Spotting and tackling child sexual exploitation

Written by: Suzanne O'Connell | Published:
Image: Adobe Stock

Spotting potential child sexual exploitation is a key part of safeguarding work. Suzanne O’Connell provides a summary of what CSE refers to, how you and your staff might identify it, and what positive actions a primary school can take

It may be secondary-age children that receive most publicity when it comes to child sexual exploitation (CSE). However, primary school children can be involved in CSE too. It is expected that primary schools should also include coverage of the issue in their policies and make staff aware of risk factors and signs and symptoms.

Whereas most child abuse occurs within the home, CSE is often external and takes place within the community. It’s a community issue and as such, primary schools have a responsibility to work alongside other agencies in tackling what seems to be a growing problem.

According to Metropolitan Police Services the number of CSE-linked offences in London has risen from 602 a year to 1,107 in the last three years.

The latest safeguarding guidance Keeping Children Safe in Education (KCSIE) (September 2018) now includes more information about CSE in Annex A and this should be read alongside the key document Child Sexual Exploitation: Definition and a guide for practitioners, local leaders and decision-makers working to protect children from CSE (February 2017).

What is it?

CSE is a type of child sexual abuse. It can include assault by penetration or non-penetrative acts such as masturbation. There may be no contact activities at all but it may involve children in the production of sexual images, watching sexual activities or encouraging children to behave in sexually inappropriate ways.

It usually results in financial gain or enhanced status for the perpetrator and there can be an exchange involved which means some kind of gain for the child or young person. If there is no gain for the child and the only gain for the perpetrator is sexual gratification or the exercise of power and control then this would be termed child sexual abuse rather than exploitation.

The official definition is: “CSE is a form of child sexual abuse. It occurs where an individual or group takes advantage of an imbalance of power to coerce, manipulate or deceive a child or young person under the age of 18 into sexual activity (a) in exchange for something the victim needs or wants, and/or (b) for the financial advantage or increased status of the perpetrator or facilitator. The victim may have been sexually exploited even if the sexual activity appears consensual. CSE does not always involve physical contact, it can also occur through the use of technology.”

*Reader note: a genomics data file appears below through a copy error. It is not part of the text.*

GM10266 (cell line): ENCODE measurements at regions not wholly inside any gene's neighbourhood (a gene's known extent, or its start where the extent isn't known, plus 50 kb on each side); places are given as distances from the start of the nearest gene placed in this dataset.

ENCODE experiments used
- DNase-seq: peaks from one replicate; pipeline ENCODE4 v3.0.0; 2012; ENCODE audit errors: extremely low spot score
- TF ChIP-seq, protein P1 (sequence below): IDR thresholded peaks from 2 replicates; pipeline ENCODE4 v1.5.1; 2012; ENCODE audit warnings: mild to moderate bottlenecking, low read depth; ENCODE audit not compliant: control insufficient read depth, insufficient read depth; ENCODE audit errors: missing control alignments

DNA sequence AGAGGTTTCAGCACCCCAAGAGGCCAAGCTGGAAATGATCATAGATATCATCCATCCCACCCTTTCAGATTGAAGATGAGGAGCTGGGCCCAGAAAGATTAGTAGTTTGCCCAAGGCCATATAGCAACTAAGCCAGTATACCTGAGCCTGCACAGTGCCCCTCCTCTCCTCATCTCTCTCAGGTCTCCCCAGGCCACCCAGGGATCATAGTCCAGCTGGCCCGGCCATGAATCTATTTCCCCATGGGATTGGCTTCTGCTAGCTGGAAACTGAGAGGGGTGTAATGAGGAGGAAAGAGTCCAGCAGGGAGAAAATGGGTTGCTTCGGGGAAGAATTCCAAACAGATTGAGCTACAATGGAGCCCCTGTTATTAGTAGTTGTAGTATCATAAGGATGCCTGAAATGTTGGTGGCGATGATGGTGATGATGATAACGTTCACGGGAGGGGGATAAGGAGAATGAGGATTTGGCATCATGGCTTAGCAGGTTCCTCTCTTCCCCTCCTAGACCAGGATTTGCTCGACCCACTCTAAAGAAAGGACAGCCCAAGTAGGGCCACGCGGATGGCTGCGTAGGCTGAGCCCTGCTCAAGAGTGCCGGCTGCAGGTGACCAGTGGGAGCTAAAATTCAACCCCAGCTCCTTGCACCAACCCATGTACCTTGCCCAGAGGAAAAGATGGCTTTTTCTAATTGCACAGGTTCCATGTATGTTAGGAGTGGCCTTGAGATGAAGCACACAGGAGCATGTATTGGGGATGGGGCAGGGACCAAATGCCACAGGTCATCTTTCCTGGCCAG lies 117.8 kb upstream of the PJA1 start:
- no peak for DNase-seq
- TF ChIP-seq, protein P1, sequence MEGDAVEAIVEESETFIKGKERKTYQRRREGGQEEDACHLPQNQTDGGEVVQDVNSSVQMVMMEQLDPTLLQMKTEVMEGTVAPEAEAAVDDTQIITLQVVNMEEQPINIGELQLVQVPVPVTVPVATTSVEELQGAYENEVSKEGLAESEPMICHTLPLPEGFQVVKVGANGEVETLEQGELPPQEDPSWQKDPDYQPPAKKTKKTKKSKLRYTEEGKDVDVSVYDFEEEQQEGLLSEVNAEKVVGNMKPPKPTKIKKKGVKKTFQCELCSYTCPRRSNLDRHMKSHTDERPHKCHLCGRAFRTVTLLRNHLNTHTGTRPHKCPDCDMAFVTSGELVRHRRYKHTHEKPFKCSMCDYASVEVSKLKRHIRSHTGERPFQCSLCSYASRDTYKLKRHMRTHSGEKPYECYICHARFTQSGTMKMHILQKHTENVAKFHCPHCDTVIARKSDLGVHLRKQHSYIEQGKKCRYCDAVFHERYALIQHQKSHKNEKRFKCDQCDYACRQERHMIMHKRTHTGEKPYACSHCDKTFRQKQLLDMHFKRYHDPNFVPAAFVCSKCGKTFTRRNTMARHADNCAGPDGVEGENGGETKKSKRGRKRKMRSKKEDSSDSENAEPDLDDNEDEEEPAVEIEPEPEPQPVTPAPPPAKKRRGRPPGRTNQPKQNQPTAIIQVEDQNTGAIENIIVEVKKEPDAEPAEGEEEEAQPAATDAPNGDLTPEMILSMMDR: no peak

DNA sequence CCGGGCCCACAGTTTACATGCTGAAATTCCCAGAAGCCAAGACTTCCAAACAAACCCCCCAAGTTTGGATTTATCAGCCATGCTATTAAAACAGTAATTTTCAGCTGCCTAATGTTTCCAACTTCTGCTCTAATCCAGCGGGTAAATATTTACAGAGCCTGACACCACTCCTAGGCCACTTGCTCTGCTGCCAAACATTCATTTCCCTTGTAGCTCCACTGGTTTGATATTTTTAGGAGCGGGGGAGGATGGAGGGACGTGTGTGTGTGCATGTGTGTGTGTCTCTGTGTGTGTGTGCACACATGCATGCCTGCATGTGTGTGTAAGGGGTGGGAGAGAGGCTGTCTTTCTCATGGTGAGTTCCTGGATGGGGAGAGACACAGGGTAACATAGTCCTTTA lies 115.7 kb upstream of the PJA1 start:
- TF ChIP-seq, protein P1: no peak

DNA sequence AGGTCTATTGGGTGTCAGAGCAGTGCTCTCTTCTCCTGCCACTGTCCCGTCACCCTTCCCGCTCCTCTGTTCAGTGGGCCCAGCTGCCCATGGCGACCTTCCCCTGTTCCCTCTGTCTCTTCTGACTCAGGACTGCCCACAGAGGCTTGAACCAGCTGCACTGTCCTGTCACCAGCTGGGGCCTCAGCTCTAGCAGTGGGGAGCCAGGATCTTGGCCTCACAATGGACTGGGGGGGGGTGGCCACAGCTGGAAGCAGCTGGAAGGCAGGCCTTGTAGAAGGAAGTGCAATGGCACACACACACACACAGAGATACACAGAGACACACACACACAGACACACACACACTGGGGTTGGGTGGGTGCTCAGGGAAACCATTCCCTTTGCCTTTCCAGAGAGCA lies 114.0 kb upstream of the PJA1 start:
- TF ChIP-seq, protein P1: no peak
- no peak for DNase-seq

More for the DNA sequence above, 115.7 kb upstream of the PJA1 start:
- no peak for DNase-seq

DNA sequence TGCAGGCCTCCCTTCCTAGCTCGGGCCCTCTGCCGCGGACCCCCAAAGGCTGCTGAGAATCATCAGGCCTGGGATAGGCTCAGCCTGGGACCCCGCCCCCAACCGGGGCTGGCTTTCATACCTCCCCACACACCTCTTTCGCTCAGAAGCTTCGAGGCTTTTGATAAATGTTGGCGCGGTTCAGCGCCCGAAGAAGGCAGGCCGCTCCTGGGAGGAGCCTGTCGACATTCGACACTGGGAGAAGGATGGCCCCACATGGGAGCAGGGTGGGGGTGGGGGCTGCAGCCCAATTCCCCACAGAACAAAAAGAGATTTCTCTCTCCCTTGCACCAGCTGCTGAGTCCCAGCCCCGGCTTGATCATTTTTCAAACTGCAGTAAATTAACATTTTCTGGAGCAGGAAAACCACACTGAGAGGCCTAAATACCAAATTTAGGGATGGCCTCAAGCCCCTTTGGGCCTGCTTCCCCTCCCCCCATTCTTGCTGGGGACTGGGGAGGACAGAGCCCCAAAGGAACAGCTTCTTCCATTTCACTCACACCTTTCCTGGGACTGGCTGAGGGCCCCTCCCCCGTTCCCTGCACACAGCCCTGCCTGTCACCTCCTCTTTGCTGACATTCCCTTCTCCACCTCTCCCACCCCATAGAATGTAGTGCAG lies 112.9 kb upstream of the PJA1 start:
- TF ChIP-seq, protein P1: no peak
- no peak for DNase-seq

Sexual exploitation, as with any form of exploitation, survives on the basis of a power imbalance. This power imbalance is often as a result of age, but can also be linked to gender, cognitive ability, physical strength, status and access to economic and other resources.

It requires some form of exchange. The victim might be offered or given something tangible such as money, drugs or clothes or an intangible reward such as status, protection, friendship or affection. In some cases the exchange is something negative, for example to prevent someone carrying out a threat to harm their family.

CSE can be carried out by men, women or children. It can be a one-off or organised abuse taking place over a long period of time. A child may not even know that they are being abused or are even involved. For example, if someone has copied a video or image that they are responsible for and posts it on social media.

Those at risk

The children most at risk are those between the ages of 12 to 15. However, children as young as six have been identified and it is an issue for primary schools to be alert to. Online sexual exploitation of primary school-age children is a particular problem. Although it mostly involves girls, boys are also at risk and may be less likely to speak out. Vulnerability is increased for those who:

  • Have prior experience of neglect, physical and/or sexual abuse.
  • Lack a safe/stable home environment.
  • Have suffered recent bereavement or loss.
  • Don’t have a safe environment to explore sexuality.
  • Suffer from social isolation or social difficulties.
  • Are economically vulnerable.
  • Have connections with other children and young people who are being sexually exploited.
  • Have family members or others involved in adult sex work.
  • Have a physical or learning disability.
  • Are or have been in care.

However, it is important to note that CSE can take place in any community and among all social groups. Although risk factors should be taken into account, all signs and symptoms should be acted upon and reported.

Signs of exploitation